--"geek food" as a status sign: Sometimes the exact reverse occurs.  As a way to disguish themselves from the lawyers of the world the techie will glory in the consumption of what many of us consider Junk food--McDonalds, cheap Ramen noodles, Cheetos, etc.  Now its certainly possible to be a conessieur of these things (we've got plenty of them here!), but I've known quite a few people who eat this stuff simply because its what they think they SHOULD be eating.

(Edited by jhlurie at 3:28 pm on Jan. 7, 2002)

Jon Lurie, aka "jhlurie"

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I'm not sure if restaurant reviewers qualify as "gourmets" but if they do I'd suggest that some gourmets started off as newspaper reporters writing on subjects other than food.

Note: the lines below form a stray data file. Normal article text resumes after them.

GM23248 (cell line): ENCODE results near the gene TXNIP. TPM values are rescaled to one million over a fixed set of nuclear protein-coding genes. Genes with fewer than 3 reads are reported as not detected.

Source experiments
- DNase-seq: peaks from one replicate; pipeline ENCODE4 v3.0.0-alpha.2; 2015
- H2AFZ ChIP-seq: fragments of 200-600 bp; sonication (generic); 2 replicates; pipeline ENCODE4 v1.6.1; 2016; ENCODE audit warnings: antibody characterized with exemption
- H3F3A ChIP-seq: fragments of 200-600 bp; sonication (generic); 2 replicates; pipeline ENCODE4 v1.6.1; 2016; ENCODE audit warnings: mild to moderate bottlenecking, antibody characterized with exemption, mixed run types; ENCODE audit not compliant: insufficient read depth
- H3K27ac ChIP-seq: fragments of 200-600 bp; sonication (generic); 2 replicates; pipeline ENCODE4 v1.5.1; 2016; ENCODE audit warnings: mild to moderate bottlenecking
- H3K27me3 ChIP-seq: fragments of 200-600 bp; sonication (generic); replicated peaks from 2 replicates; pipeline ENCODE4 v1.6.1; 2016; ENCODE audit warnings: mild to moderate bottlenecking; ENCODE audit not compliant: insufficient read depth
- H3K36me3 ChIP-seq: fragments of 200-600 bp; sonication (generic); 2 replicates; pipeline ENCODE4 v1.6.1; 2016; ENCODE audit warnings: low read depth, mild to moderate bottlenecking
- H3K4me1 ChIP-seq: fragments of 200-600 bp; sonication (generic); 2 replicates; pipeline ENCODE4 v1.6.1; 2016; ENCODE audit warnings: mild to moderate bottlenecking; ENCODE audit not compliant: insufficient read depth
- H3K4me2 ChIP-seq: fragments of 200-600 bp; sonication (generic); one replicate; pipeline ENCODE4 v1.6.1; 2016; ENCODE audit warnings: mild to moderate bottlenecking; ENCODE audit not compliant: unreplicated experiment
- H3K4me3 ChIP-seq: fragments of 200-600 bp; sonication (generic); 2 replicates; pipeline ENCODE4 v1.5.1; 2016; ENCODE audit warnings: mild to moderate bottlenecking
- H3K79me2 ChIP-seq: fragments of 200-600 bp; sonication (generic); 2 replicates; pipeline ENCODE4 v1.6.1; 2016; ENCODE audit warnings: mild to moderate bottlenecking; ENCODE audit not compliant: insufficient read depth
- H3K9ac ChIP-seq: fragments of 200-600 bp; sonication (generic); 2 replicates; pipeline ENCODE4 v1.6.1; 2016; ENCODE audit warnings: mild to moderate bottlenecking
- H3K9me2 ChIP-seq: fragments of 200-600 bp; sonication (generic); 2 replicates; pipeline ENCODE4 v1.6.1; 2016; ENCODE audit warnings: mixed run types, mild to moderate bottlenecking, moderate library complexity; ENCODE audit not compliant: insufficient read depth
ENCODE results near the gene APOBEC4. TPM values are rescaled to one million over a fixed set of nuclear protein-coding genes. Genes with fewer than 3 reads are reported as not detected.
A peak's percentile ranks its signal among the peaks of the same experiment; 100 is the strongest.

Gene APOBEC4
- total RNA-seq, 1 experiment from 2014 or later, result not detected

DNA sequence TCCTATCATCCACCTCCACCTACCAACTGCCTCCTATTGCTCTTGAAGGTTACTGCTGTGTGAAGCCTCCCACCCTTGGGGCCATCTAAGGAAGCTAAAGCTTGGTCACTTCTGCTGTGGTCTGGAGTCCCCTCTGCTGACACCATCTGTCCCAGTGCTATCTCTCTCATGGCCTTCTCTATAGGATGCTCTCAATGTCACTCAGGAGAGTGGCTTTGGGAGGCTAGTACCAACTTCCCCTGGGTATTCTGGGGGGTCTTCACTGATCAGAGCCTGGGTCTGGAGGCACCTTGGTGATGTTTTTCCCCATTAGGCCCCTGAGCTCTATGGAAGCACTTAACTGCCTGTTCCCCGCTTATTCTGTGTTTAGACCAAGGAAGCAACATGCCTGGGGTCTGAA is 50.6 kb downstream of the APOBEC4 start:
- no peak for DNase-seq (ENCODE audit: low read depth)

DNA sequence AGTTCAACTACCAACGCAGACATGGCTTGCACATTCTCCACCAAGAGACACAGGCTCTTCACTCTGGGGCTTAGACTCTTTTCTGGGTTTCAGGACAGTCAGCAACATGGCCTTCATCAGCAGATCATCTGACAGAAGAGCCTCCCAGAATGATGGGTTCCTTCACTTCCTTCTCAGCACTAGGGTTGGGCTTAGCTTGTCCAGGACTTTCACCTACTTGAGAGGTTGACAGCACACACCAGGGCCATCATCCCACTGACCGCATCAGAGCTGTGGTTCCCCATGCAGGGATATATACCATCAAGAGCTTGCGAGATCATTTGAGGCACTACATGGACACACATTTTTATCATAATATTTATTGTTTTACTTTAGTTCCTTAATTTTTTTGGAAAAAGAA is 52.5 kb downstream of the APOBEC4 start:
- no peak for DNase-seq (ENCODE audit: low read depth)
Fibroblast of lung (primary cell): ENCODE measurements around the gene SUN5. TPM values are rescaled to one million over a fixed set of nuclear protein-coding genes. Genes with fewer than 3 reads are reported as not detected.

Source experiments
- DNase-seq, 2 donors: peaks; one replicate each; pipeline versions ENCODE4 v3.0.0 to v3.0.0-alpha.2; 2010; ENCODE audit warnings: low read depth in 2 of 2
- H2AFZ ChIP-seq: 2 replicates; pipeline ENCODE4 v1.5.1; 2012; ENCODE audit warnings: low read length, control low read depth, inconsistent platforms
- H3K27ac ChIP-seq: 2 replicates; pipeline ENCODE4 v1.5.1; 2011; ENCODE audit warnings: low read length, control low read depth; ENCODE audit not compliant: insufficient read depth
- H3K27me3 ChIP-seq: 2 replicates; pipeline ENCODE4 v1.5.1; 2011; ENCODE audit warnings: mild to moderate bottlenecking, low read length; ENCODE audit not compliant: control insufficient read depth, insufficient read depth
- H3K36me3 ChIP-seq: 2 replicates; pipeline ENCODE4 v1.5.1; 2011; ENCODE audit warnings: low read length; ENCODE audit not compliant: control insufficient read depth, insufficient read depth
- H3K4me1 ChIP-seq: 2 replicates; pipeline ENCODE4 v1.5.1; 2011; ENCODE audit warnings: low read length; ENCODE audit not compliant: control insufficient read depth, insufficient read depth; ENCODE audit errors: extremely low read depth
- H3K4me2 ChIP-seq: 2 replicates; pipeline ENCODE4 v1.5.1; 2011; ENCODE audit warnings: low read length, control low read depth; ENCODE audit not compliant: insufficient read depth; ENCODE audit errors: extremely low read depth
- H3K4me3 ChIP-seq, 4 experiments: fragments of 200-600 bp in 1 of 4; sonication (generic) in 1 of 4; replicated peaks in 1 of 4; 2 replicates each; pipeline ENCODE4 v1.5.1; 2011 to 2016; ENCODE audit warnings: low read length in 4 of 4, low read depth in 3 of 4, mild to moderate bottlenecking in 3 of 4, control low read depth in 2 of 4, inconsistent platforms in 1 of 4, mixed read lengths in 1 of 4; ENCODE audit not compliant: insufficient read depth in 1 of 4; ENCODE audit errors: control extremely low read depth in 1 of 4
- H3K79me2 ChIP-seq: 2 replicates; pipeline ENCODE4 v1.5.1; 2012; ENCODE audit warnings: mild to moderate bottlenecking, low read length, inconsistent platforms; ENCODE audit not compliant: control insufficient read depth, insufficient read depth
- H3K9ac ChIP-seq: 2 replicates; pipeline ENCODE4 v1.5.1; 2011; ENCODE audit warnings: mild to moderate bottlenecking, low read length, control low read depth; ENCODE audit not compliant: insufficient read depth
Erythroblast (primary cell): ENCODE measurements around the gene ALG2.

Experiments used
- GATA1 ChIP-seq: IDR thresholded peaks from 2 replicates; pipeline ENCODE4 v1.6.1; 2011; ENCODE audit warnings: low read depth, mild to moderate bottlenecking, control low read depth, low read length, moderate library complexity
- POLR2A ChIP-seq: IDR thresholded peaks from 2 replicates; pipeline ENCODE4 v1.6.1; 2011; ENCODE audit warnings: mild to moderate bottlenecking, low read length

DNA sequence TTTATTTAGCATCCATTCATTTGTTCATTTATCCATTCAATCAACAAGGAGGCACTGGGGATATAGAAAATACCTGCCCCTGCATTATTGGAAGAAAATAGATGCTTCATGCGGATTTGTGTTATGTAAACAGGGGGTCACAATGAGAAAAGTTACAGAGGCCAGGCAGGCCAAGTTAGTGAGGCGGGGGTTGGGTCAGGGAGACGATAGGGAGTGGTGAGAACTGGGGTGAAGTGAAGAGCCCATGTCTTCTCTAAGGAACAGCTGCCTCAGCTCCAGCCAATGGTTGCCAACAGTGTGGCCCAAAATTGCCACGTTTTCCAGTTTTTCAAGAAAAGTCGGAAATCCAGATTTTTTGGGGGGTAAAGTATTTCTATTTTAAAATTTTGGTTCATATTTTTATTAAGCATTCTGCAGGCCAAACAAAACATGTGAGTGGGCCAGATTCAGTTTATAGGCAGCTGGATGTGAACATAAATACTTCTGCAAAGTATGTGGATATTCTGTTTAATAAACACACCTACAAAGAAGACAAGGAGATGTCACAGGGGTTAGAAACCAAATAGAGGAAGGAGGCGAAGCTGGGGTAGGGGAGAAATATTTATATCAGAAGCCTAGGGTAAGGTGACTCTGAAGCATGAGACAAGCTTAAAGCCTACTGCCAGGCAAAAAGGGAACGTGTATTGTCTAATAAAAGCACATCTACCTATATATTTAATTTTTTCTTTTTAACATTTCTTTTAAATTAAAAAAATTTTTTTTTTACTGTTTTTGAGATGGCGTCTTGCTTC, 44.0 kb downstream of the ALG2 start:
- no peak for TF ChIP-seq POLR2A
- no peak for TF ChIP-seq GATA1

I'd also offer the occupation of housewife / househusband - at least self-actualizing housewifes and househusbands who figure as long as they've got to cook, it might as well be on a gourmet level.

Holly Moore

"I eat, therefore I am."

HollyEats.Com

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The principle here may be not money, but client entertainment. And particularly entertainment of what I would describe as "high unit value" clients, in which case it is important that the quality (and price) of the meal bears a relationship to the quality (and price) of the services provided to the client.

Under that rule, many lawyers and accountants would likely become accustomed to gourmet eating, as would senior salesmen and executives in many other industries. And custom is likely to lead to self-education and enjoyment.

My own interest in, and then love of, gourmet food developed from that last category. I am an executive in an IT company whose job necessitates entertaining all our major clients. Did I say "necessitates" ? :)